Planners have given permission for another warehouse to be built near homes despite fears that it would be a repeat of the “Blakelands fiasco.”
DHL Real Estate UK Ltd has the green light to build an 18m-tall 24 hour/365 days a year distribution warehouse on land off Lizard Drive, close to Tatternhoe Park.
The application, which is expected to create the equivalent of 236 full time jobs, was decided by planning officers without going to elected councillors after no-one triggered the call in process.
No representations were received from ward councillors and Shenley Brook End and Tattenhoe Parish Council said it had no comments to make on the application.
But residents living close to the five hectare grassland site in Snelshell East were mostly livid. One was generally supportive but others who responded were not.
Kevin Stokes said: “What we don’t want is a repeat of the Blakelands fiasco.”
Developers in Blakelands were allowed to knock down a warehouse, build a bigger one, and change its layout so it would be closer to residents. Councillors who permitted it have since regretted their decision.
Among many communications with the planning department, Carrie Le Croissette said: “Tattenhoe is renowned and well loved for it’s vast green areas, enjoyed by many people on a daily basis.
“It is just abhorrent that consideration is being given to destroying this by lumping a huge distribution warehouse right in the heart, bringing noise, light and air pollution into this beautiful area, not to mention directly into the back gardens and homes of many residents.”
And Martin Furminger could not comprehend why “industrial units such as these or any other have to be placed in such close proximity to residential areas.
“It shows little consideration for such residents who surely are entitled to live in amenable areas.”
Racheal Shaw said she had only just moved into her property and the prospect of development had not appeared in a search. She said: “We bought our house mainly because of its peaceful location and that it is quiet and tucked away and we have paid a premium to do so. This was also not found in the searches to the property which I find unbelievable.”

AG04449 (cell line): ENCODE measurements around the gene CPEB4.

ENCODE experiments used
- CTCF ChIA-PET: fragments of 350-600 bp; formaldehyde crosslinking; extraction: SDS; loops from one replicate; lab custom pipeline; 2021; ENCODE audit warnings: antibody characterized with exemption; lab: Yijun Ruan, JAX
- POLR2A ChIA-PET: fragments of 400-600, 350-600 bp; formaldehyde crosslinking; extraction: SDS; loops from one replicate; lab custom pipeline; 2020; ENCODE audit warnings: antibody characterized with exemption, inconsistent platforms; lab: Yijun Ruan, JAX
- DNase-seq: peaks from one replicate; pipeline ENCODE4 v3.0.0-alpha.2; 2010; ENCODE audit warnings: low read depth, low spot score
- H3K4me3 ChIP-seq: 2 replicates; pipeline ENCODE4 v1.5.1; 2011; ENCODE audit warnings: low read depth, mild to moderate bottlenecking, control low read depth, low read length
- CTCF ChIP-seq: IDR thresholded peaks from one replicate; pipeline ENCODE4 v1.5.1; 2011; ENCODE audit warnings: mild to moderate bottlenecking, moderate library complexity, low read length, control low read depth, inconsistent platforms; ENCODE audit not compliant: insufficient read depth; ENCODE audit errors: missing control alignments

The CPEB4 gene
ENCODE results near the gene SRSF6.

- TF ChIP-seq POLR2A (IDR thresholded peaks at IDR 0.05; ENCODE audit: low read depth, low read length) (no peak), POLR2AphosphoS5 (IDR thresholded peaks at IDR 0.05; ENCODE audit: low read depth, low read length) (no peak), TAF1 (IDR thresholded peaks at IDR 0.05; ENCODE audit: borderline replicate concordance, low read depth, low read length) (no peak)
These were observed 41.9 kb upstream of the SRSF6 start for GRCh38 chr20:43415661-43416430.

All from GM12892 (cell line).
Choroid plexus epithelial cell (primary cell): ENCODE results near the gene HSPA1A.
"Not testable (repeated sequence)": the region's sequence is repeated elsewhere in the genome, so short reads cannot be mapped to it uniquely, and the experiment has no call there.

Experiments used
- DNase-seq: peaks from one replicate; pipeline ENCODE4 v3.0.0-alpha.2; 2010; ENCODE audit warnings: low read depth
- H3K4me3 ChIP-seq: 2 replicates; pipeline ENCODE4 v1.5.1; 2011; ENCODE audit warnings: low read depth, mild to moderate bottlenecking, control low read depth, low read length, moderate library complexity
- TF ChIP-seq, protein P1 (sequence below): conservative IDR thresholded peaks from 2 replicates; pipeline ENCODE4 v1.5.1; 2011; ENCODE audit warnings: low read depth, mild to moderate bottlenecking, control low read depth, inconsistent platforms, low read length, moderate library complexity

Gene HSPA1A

But in a comprehensive report, council senior planning officer David Buckley said the council’s policy, set out in Plan:MK, is that the land has been identified for employment land use. Plan:MK, which is the local planning bible for developers and the council, was adopted earlier this year.
The council consults with its own specialist officers over issues such as biodiversity, landscaping, design and site layout. But Mr Buckley did not find anything that made it possible to refuse the application.
Mr Buckley wrote: “While the impact on the linear park is acknowledged, it is not considered that the impact would be overbearing to an unacceptable degree. As an allocated site for employment development it is considered that some visual impact is acceptable in this context.”
Construction of the new warehouse will mean the destruction of a “species rich” hedgerow, leading to an estimated 54.57 per cent loss of local biodiversity.
However, the developer is proposing a number of measures to protect what is left on the site, and the council will receive a payment of £280,148 to spend on wildlife projects elsewhere in the borough.
And in terms of lorries coming on and off the site, Mr Buckley said: “On basis of the predicted HGV traffic movements, the noise from operational activities is not predicted to cause disturbance to nearby residents.
“The proposal is considered acceptable subject to planning conditions and legal agreement.”